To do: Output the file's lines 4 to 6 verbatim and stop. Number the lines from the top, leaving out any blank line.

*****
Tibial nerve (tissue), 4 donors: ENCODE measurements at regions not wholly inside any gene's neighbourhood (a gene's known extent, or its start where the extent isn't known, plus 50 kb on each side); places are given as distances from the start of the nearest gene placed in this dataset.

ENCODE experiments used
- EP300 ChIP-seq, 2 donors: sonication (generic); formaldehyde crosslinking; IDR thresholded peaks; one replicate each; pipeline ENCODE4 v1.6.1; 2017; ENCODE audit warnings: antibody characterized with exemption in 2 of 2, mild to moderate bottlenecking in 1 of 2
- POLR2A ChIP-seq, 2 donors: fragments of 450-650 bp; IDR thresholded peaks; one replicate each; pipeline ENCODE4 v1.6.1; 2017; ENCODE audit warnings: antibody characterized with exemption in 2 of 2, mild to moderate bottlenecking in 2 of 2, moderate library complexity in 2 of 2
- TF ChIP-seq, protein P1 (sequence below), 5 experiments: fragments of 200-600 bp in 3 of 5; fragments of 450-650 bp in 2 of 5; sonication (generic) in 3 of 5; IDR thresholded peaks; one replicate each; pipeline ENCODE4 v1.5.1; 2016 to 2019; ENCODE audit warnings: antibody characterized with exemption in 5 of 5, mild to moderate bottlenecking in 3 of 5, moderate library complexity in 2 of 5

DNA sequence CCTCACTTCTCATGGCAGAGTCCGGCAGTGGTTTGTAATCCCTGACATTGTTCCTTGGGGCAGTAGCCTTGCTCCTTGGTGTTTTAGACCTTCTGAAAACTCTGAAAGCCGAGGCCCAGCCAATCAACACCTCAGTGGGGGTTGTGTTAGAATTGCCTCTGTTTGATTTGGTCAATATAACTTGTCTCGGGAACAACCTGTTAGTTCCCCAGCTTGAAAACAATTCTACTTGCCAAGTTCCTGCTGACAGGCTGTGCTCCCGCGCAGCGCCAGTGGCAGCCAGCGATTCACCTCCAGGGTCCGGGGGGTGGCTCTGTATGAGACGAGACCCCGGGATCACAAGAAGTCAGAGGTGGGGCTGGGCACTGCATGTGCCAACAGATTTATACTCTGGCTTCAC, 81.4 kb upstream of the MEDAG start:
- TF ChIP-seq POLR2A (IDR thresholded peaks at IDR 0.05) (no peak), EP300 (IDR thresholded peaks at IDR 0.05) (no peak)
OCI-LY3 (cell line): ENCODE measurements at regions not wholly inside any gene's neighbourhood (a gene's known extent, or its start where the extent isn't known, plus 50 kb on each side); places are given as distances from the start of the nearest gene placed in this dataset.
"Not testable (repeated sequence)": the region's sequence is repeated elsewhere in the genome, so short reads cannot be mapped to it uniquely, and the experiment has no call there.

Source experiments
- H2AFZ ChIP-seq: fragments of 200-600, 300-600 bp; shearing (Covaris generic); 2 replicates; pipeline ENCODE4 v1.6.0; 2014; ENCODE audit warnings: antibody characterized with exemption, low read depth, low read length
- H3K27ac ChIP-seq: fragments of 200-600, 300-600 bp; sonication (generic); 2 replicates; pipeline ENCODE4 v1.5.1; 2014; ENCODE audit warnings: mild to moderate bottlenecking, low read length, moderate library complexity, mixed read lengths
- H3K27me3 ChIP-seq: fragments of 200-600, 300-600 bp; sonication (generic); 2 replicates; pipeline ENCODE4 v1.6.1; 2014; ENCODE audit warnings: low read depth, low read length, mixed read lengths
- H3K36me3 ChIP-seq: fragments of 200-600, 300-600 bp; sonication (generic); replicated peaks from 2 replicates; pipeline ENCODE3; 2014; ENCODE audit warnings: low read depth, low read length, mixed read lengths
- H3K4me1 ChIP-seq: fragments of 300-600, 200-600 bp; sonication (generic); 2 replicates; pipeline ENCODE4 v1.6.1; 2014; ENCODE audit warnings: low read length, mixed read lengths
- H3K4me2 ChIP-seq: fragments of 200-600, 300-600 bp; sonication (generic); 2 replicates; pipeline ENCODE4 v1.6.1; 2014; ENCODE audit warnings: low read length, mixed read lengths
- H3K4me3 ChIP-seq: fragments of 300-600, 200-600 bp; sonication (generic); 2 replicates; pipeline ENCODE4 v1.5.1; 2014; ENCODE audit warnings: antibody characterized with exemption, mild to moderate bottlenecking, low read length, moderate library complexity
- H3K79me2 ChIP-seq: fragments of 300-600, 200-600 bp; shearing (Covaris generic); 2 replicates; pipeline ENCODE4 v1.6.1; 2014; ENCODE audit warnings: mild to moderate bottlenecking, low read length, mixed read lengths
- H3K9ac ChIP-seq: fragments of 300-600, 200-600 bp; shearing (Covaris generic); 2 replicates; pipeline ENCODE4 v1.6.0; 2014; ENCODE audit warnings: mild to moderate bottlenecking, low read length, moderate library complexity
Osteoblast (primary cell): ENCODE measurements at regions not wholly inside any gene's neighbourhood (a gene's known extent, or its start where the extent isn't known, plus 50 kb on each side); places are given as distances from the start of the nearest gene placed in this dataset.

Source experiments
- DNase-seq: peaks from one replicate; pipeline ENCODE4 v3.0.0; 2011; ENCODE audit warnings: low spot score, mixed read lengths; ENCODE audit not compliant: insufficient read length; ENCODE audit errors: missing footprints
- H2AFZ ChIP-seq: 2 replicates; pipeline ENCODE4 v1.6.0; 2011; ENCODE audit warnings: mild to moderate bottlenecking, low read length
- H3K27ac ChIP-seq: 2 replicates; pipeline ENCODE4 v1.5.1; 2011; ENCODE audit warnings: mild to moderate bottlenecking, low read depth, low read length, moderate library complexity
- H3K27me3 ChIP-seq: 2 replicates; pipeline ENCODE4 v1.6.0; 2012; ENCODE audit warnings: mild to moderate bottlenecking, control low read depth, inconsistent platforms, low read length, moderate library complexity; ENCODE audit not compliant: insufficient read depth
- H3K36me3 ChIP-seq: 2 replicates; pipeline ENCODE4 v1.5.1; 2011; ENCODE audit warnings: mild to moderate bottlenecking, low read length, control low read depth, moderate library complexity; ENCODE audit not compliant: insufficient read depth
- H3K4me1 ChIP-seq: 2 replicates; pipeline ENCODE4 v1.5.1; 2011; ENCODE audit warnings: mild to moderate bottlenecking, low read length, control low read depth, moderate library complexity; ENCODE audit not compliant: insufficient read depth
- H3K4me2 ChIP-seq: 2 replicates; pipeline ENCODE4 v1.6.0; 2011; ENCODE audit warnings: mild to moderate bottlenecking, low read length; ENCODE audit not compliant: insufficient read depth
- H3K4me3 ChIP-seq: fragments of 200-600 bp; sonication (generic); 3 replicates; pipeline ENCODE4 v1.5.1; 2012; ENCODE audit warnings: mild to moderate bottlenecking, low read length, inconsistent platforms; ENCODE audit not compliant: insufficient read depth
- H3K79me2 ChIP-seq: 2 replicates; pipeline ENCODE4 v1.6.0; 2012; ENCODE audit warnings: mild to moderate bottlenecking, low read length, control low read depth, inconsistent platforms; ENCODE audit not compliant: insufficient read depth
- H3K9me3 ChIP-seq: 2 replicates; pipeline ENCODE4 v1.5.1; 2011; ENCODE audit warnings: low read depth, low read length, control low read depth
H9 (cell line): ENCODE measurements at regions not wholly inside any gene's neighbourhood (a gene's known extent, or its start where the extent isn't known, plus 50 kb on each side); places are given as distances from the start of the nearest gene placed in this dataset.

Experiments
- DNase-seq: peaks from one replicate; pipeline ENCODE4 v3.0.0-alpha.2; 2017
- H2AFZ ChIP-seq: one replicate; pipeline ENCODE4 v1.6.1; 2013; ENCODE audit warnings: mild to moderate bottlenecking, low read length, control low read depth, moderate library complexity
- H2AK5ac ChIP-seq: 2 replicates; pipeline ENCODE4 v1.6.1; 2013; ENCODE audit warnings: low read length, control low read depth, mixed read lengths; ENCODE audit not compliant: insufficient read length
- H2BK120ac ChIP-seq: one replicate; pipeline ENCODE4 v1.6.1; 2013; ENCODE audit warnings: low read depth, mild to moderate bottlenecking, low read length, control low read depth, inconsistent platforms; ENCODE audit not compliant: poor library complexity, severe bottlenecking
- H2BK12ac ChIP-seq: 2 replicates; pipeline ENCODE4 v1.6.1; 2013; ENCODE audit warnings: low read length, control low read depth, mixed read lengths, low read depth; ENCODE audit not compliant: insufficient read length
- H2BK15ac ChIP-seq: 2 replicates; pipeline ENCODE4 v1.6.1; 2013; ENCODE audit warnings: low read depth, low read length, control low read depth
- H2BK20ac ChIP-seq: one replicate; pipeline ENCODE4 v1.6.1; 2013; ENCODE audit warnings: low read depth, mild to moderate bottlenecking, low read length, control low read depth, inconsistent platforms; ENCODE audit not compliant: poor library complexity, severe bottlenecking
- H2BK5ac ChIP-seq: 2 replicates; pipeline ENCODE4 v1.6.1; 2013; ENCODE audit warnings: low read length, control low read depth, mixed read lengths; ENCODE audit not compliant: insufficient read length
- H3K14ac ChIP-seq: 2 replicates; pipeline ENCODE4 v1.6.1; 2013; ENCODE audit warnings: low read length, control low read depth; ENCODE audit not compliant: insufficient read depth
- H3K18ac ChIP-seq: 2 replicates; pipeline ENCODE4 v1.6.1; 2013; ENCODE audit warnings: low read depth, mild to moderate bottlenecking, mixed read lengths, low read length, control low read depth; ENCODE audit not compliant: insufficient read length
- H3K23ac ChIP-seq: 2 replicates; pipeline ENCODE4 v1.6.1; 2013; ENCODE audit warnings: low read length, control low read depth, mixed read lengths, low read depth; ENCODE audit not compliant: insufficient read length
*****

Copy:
- POLR2A ChIP-seq, 2 donors: fragments of 450-650 bp; IDR thresholded peaks; one replicate each; pipeline ENCODE4 v1.6.1; 2017; ENCODE audit warnings: antibody characterized with exemption in 2 of 2, mild to moderate bottlenecking in 2 of 2, moderate library complexity in 2 of 2
- TF ChIP-seq, protein P1 (sequence below), 5 experiments: fragments of 200-600 bp in 3 of 5; fragments of 450-650 bp in 2 of 5; sonication (generic) in 3 of 5; IDR thresholded peaks; one replicate each; pipeline ENCODE4 v1.5.1; 2016 to 2019; ENCODE audit warnings: antibody characterized with exemption in 5 of 5, mild to moderate bottlenecking in 3 of 5, moderate library complexity in 2 of 5

DNA sequence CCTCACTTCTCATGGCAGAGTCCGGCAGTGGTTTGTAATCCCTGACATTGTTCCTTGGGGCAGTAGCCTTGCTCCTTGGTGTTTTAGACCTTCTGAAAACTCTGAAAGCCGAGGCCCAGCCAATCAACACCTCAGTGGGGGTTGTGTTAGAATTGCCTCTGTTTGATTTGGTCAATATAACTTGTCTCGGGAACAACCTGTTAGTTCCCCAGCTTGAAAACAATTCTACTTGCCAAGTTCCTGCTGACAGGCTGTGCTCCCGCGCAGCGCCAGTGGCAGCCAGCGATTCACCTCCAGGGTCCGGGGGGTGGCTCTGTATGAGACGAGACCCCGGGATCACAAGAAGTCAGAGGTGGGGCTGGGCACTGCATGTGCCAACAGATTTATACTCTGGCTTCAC, 81.4 kb upstream of the MEDAG start: